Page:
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Let's say a currenti(t)flows through an inductor of solenoid type. Time-varyingi(t)generates a magnetic fieldB(t)inside the magnetic core of the inductor. AsB(t)is time-varying, EMF, which is the line-integral of the induced electric fieldE(t)along a coil (which carriesi(t)) around the core, is made (In fact, I'm not convinced yet thatE(t)is really to be called "induced" one, as there is no clue thatE(t)is "caused" byB(t)in the Maxwell equation.E(t)andB(t)here are may be better called "dual". But for convience, I'll keep call it "induced").

My question is why EMF has to be voltage applied on the inductor?If EMF-fieldE(t)is the only electric field present on the inductor coil, then EMF is deserved to be called a voltage. But...Is EMF-field only electric field existing on the coil? The current density is expressed asJ = σE'whereσis the conductivity of the conductor. We know that voltage on the inductor and current flowing on it are not in-phase (there is actuall 90 degree phase differece between the volage and current on the inductor), soE'is not necessarilly equal to EMF-fiedlE(t), I think. (IfE' = E, then voltage and current are in-phase, but it is not true in the inductor).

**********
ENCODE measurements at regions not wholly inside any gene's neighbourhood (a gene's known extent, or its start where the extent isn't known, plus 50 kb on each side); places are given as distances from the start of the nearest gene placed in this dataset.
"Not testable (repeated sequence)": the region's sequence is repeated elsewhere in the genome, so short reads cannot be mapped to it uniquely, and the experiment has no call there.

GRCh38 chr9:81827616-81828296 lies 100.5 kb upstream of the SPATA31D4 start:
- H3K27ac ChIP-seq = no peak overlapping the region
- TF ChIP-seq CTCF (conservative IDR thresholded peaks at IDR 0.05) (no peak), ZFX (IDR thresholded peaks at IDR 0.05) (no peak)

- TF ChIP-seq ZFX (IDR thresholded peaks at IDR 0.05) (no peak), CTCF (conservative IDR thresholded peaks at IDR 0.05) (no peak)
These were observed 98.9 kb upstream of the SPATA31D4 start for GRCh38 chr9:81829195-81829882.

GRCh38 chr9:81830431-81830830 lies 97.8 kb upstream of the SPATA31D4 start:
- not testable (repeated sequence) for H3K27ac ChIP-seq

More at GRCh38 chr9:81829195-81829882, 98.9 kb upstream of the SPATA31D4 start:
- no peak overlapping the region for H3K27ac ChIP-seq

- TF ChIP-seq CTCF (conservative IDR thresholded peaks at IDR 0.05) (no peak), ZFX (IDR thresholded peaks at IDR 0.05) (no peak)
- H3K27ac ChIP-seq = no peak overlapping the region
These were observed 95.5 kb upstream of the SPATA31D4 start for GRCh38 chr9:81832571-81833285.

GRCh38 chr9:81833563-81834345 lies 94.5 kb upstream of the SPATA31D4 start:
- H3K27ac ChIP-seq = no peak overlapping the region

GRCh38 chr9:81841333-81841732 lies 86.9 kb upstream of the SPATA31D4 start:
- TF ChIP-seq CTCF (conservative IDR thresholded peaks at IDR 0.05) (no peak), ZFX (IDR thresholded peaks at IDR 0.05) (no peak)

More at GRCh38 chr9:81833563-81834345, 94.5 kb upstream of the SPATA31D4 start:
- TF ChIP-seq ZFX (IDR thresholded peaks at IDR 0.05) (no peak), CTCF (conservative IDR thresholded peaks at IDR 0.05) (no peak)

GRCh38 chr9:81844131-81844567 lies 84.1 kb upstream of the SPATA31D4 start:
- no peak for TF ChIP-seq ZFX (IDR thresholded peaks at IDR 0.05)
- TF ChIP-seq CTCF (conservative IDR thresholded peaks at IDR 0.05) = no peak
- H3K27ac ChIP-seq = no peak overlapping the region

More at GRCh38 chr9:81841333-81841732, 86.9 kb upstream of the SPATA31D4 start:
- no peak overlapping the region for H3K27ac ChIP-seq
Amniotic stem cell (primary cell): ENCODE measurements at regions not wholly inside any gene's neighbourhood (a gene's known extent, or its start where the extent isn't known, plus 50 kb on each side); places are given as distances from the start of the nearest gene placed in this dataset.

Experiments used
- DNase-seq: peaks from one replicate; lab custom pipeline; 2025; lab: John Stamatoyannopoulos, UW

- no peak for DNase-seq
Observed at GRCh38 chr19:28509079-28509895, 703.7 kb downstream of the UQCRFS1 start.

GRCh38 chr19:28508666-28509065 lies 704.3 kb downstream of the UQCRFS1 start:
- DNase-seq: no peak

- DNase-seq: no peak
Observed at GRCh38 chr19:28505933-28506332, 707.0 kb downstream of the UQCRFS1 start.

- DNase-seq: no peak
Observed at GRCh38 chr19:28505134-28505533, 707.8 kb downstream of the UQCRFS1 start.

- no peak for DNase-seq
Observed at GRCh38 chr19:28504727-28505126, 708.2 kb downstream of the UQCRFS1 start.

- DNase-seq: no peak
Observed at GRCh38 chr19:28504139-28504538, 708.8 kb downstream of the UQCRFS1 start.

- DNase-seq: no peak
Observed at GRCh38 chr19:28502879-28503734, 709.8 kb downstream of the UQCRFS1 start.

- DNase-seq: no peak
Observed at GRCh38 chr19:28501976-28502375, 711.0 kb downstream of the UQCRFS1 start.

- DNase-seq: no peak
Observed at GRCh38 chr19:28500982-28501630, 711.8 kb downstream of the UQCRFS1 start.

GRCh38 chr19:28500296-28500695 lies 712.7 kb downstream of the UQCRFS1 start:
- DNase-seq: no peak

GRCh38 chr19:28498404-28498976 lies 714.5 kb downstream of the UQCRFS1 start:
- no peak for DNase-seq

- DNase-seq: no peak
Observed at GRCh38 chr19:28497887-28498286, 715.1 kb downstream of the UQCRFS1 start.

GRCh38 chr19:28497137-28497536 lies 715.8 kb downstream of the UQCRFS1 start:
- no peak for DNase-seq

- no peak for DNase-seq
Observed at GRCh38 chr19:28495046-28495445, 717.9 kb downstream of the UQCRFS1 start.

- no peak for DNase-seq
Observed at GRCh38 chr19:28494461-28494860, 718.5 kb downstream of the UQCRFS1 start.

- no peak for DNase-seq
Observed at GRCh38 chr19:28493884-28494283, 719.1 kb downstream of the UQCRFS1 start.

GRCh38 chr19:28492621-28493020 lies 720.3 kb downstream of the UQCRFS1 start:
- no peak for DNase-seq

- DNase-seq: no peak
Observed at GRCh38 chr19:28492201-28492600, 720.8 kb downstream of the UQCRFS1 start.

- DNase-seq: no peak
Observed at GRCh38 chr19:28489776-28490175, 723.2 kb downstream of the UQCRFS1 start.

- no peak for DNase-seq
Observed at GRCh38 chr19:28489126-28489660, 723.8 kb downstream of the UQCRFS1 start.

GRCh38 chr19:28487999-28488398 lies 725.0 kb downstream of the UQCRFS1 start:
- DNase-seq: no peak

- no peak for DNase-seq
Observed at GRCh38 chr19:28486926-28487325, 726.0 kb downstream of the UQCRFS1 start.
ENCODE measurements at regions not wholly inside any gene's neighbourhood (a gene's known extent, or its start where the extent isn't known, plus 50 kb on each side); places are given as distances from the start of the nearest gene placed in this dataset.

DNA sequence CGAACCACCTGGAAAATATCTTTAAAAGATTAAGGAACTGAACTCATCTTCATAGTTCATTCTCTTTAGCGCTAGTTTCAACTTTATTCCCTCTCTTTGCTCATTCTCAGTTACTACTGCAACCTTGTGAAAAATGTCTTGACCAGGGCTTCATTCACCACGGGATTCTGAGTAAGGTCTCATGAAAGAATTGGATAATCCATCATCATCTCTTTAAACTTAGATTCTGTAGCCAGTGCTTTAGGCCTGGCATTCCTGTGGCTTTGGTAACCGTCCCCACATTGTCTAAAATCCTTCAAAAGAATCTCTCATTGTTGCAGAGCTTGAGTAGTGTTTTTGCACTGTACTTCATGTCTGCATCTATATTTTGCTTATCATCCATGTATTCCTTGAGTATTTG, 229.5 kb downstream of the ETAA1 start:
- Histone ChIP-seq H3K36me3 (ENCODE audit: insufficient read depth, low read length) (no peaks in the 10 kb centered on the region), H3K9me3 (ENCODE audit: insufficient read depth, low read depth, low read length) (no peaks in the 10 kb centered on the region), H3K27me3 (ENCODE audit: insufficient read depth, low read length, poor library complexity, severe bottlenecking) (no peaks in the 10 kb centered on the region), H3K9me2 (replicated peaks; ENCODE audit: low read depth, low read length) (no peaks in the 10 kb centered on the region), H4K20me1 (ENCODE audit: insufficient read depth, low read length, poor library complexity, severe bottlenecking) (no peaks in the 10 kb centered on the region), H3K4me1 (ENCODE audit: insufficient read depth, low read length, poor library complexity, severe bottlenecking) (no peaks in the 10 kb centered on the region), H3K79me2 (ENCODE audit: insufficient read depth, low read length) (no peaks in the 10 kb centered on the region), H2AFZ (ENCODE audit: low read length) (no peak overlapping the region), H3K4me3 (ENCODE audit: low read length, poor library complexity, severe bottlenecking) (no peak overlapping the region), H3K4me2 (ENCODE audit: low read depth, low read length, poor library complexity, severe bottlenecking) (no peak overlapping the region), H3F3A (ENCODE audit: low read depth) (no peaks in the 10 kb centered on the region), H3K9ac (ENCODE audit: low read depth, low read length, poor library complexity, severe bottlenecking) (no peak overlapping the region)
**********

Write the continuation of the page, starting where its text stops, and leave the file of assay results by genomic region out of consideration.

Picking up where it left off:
I thought EMF-fieldEis so much larger thanE'inJ = σEin the inductor so thatE'can be ignored in the voltage calculation. But if this is true, the current should flows the same direction ofE'but this is not always true.

Thanks for reading this post I hope there would be some comments on this.

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# Why is EMF (ElectroMotive Force) equal to a voltage?

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